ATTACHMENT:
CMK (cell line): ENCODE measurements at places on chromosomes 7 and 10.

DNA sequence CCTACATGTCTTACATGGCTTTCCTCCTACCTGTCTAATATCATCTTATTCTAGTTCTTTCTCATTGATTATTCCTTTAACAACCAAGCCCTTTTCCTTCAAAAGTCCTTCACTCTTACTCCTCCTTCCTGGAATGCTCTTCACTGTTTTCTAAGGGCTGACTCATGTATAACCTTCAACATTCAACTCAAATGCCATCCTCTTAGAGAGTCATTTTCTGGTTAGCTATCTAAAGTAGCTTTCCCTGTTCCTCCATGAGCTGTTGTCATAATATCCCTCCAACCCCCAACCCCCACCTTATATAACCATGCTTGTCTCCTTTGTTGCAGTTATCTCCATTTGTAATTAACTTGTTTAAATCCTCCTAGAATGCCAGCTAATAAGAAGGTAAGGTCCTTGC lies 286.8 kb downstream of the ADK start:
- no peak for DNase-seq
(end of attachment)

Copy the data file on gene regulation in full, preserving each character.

CMK (cell line): ENCODE measurements at places on chromosomes 7 and 10.

DNA sequence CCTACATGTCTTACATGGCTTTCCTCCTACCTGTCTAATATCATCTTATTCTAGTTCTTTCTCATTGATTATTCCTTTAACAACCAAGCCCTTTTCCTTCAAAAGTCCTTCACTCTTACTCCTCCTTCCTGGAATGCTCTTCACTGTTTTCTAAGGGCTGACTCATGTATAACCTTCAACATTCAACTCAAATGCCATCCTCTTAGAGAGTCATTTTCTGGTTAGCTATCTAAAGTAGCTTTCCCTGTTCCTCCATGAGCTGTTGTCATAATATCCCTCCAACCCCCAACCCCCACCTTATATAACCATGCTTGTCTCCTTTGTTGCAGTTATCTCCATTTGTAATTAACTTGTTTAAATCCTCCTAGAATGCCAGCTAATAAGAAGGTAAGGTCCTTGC lies 286.8 kb downstream of the ADK start:
- no peak for DNase-seq